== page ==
‘Whatever you do, there will be always an Asian kid who does better than you’
The joke has been around in the Internet since I first encountered the digital world. The stereotype that ‘Asian kids are good at math’, for example, is fascinating for me because it’s partly true. Most of the Asian students admitting at my university study Economics or Business, Finance and Marketing. Finding one in Social Science field like me is a rare gem.
Asian kids always win high places at competitions such as International Mathematician/ Physics Olympiad. Among immigrants in the United States of America or in Europe, Asian migrants or Asian-born people prove to have better life standard, academic performance and employment opportunities compared to other ethnic groups. A 2010 Pew Research study showed that Asian households earning a median $66,000 a year vs. $49,800 for the average US household, a 32% difference. A 2013 Nielsen Research Report found that Asian American households have a median net worth of $89,300 compared to $68,800 for overall US households, a 30% difference. Meanwhile, roughly 49% of Asian Americans have Bachelor’s degrees vs. 28% of the general US population, a 75% difference.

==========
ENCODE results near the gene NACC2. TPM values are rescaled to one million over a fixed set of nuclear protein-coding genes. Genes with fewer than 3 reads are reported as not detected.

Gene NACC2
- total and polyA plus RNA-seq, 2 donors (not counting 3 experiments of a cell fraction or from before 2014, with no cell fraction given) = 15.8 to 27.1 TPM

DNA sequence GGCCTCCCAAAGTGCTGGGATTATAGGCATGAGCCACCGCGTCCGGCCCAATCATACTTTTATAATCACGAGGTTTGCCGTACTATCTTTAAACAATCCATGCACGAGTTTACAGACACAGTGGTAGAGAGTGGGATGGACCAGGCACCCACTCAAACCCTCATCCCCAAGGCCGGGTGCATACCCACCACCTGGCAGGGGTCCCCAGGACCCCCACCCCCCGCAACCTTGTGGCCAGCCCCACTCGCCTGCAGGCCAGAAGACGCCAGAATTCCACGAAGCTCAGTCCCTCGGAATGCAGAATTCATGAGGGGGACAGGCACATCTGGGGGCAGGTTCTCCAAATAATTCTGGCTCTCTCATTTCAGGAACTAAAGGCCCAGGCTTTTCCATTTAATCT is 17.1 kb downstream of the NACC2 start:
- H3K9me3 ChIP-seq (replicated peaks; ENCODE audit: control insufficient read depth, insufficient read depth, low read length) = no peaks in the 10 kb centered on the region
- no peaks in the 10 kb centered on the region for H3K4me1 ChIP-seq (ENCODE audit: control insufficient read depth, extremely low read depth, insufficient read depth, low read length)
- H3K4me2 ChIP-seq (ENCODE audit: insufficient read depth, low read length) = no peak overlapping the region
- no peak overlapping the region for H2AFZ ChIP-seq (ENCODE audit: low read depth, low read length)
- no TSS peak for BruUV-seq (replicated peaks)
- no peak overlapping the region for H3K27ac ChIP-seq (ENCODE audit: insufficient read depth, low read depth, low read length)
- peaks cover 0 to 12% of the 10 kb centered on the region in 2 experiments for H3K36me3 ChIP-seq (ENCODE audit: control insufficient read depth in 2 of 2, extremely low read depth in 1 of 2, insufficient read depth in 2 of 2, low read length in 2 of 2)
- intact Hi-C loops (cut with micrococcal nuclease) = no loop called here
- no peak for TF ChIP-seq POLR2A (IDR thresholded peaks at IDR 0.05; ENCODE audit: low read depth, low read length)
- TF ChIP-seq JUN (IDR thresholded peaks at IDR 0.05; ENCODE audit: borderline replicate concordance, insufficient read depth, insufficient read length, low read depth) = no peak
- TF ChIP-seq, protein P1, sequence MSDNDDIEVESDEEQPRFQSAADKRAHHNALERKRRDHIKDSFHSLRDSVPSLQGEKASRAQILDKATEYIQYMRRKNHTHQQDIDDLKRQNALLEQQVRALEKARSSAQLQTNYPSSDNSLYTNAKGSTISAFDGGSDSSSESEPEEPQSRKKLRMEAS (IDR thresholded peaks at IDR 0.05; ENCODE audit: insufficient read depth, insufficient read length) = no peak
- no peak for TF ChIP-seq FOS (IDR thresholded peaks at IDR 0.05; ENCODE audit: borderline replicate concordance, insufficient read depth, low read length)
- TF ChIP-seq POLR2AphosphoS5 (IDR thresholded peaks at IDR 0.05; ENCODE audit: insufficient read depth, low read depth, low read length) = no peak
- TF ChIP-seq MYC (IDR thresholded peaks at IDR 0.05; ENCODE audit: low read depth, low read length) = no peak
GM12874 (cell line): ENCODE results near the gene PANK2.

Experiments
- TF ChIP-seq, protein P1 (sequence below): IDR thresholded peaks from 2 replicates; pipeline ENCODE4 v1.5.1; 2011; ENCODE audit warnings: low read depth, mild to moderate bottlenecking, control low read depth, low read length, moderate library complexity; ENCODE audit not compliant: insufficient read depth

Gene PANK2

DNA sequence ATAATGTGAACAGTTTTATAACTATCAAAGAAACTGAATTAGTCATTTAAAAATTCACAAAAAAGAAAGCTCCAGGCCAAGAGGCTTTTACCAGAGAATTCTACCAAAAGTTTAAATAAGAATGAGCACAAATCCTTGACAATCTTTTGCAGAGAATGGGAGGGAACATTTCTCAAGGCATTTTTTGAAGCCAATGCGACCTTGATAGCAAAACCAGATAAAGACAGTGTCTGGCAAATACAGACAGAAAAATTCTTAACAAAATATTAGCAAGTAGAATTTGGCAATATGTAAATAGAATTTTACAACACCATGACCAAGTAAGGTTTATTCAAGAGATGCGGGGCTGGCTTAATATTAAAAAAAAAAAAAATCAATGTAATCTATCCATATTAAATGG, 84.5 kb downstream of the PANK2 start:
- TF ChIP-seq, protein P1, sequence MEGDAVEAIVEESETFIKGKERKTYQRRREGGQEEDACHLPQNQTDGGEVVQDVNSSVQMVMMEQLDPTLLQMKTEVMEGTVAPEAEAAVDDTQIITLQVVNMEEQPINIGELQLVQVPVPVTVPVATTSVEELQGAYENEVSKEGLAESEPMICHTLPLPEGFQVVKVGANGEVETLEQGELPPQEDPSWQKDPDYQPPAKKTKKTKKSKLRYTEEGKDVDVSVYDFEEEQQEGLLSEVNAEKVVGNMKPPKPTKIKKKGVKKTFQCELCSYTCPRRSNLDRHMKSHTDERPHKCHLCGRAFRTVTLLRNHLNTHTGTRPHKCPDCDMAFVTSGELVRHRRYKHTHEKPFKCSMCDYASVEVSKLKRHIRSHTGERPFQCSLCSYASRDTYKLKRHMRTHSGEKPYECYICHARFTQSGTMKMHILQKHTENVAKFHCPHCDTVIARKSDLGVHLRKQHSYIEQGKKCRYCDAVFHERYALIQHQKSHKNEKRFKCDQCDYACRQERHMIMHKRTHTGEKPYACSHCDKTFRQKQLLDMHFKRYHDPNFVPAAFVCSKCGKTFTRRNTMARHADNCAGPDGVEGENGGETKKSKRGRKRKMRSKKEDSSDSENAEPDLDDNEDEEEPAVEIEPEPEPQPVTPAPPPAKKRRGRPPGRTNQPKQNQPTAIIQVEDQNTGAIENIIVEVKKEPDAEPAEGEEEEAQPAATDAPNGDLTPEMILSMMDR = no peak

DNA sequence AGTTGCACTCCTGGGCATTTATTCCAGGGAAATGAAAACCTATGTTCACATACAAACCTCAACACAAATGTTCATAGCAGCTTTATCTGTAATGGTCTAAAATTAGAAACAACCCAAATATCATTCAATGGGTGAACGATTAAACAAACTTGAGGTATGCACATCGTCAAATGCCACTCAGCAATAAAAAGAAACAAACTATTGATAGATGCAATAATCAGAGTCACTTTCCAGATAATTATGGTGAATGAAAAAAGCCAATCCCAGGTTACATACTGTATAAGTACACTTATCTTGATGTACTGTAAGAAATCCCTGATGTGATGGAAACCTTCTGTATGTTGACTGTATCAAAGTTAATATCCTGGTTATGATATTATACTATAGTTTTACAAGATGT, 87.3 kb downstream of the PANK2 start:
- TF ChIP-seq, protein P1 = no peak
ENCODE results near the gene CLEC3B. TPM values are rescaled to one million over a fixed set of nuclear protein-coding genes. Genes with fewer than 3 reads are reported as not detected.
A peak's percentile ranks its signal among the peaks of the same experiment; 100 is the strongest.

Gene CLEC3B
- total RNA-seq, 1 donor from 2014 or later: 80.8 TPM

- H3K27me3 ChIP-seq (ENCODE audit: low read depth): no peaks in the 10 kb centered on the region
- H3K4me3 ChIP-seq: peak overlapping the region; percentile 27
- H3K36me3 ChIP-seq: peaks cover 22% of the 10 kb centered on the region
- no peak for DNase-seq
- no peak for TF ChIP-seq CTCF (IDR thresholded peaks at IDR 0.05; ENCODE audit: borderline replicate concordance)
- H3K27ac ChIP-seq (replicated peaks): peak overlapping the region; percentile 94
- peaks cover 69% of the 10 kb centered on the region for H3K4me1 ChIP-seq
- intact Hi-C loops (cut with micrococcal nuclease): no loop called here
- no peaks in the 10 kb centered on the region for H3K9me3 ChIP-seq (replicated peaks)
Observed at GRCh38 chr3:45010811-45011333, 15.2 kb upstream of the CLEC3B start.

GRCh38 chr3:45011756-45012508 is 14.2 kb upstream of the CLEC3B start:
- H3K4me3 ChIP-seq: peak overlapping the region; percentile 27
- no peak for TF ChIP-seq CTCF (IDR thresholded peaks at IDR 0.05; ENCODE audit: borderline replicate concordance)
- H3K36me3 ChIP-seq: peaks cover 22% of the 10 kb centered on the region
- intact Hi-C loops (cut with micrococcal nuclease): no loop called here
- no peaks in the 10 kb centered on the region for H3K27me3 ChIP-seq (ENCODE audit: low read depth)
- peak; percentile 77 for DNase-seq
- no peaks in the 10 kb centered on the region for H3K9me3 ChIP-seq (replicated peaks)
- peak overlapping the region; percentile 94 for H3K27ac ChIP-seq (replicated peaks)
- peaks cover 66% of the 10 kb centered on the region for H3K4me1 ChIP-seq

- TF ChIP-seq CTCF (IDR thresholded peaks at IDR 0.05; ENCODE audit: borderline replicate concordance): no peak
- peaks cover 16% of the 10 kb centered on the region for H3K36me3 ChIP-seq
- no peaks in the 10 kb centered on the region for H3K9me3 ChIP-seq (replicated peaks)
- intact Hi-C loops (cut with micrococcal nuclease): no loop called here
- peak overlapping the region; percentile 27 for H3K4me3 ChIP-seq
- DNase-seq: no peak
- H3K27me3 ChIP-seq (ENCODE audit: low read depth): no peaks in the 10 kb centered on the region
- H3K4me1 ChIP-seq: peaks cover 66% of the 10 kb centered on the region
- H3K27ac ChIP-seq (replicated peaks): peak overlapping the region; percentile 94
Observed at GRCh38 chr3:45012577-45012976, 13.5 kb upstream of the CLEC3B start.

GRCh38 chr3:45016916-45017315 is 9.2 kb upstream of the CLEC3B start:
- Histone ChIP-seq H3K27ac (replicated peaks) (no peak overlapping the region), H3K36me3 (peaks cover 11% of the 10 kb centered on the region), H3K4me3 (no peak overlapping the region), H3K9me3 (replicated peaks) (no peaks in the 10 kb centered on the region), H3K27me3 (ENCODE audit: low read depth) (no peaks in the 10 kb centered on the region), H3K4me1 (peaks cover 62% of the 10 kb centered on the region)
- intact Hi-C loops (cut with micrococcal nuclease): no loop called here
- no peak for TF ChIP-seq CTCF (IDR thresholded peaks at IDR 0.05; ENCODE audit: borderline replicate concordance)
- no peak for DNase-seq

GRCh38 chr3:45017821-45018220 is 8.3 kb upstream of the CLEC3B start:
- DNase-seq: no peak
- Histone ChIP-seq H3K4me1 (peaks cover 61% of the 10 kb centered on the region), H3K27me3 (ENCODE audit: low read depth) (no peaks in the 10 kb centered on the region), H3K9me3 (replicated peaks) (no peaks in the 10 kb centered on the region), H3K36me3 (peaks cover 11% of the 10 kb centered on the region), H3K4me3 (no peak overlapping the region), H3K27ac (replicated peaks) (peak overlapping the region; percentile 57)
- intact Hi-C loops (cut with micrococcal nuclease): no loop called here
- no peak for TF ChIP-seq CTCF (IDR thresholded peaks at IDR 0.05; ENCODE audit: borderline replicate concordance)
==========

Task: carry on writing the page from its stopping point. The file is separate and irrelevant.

It’s no doubt that the average Asian doing much better than average American in the USA and in many regions in the world. However, looking at the top of those fields, it’s predominantly Whites. This recurring topic has been under scrutiny for decades among Asian mass media and scientists, attempting to debunk the myth of excellence and creativity and what factors set individuals apart.
Why is that?